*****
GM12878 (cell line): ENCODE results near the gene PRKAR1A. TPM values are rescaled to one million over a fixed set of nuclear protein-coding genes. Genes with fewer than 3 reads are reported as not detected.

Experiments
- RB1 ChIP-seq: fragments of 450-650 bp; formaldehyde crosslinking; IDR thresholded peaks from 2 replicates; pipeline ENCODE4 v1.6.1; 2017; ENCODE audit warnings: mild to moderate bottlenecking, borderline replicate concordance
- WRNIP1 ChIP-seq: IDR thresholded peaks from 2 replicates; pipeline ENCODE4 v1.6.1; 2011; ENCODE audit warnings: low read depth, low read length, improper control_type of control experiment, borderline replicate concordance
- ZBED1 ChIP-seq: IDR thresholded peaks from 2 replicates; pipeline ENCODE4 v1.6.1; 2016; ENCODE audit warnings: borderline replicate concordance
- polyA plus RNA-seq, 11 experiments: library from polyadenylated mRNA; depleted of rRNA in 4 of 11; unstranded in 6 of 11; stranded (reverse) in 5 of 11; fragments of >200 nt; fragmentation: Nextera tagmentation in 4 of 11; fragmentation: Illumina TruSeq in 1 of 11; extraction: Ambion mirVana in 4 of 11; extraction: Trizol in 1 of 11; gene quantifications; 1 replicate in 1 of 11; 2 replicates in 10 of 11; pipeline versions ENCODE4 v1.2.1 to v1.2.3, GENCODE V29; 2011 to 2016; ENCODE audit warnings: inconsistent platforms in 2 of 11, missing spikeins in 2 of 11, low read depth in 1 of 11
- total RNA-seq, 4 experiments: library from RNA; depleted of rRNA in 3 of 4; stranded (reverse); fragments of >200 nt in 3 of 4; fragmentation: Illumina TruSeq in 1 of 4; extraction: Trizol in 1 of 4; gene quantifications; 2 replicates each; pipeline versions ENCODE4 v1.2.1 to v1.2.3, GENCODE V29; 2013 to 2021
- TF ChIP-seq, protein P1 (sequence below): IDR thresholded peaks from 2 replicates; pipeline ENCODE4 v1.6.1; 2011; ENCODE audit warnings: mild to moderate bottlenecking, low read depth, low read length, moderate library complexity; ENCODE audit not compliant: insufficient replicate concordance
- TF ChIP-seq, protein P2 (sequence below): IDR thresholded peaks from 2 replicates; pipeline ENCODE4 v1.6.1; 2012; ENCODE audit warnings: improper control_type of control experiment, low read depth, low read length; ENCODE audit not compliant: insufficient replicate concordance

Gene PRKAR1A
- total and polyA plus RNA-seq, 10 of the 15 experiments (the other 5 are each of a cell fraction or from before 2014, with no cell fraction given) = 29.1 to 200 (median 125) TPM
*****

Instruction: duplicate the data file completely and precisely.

GM12878 (cell line): ENCODE results near the gene PRKAR1A. TPM values are rescaled to one million over a fixed set of nuclear protein-coding genes. Genes with fewer than 3 reads are reported as not detected.

Experiments
- RB1 ChIP-seq: fragments of 450-650 bp; formaldehyde crosslinking; IDR thresholded peaks from 2 replicates; pipeline ENCODE4 v1.6.1; 2017; ENCODE audit warnings: mild to moderate bottlenecking, borderline replicate concordance
- WRNIP1 ChIP-seq: IDR thresholded peaks from 2 replicates; pipeline ENCODE4 v1.6.1; 2011; ENCODE audit warnings: low read depth, low read length, improper control_type of control experiment, borderline replicate concordance
- ZBED1 ChIP-seq: IDR thresholded peaks from 2 replicates; pipeline ENCODE4 v1.6.1; 2016; ENCODE audit warnings: borderline replicate concordance
- polyA plus RNA-seq, 11 experiments: library from polyadenylated mRNA; depleted of rRNA in 4 of 11; unstranded in 6 of 11; stranded (reverse) in 5 of 11; fragments of >200 nt; fragmentation: Nextera tagmentation in 4 of 11; fragmentation: Illumina TruSeq in 1 of 11; extraction: Ambion mirVana in 4 of 11; extraction: Trizol in 1 of 11; gene quantifications; 1 replicate in 1 of 11; 2 replicates in 10 of 11; pipeline versions ENCODE4 v1.2.1 to v1.2.3, GENCODE V29; 2011 to 2016; ENCODE audit warnings: inconsistent platforms in 2 of 11, missing spikeins in 2 of 11, low read depth in 1 of 11
- total RNA-seq, 4 experiments: library from RNA; depleted of rRNA in 3 of 4; stranded (reverse); fragments of >200 nt in 3 of 4; fragmentation: Illumina TruSeq in 1 of 4; extraction: Trizol in 1 of 4; gene quantifications; 2 replicates each; pipeline versions ENCODE4 v1.2.1 to v1.2.3, GENCODE V29; 2013 to 2021
- TF ChIP-seq, protein P1 (sequence below): IDR thresholded peaks from 2 replicates; pipeline ENCODE4 v1.6.1; 2011; ENCODE audit warnings: mild to moderate bottlenecking, low read depth, low read length, moderate library complexity; ENCODE audit not compliant: insufficient replicate concordance
- TF ChIP-seq, protein P2 (sequence below): IDR thresholded peaks from 2 replicates; pipeline ENCODE4 v1.6.1; 2012; ENCODE audit warnings: improper control_type of control experiment, low read depth, low read length; ENCODE audit not compliant: insufficient replicate concordance

Gene PRKAR1A
- total and polyA plus RNA-seq, 10 of the 15 experiments (the other 5 are each of a cell fraction or from before 2014, with no cell fraction given) = 29.1 to 200 (median 125) TPM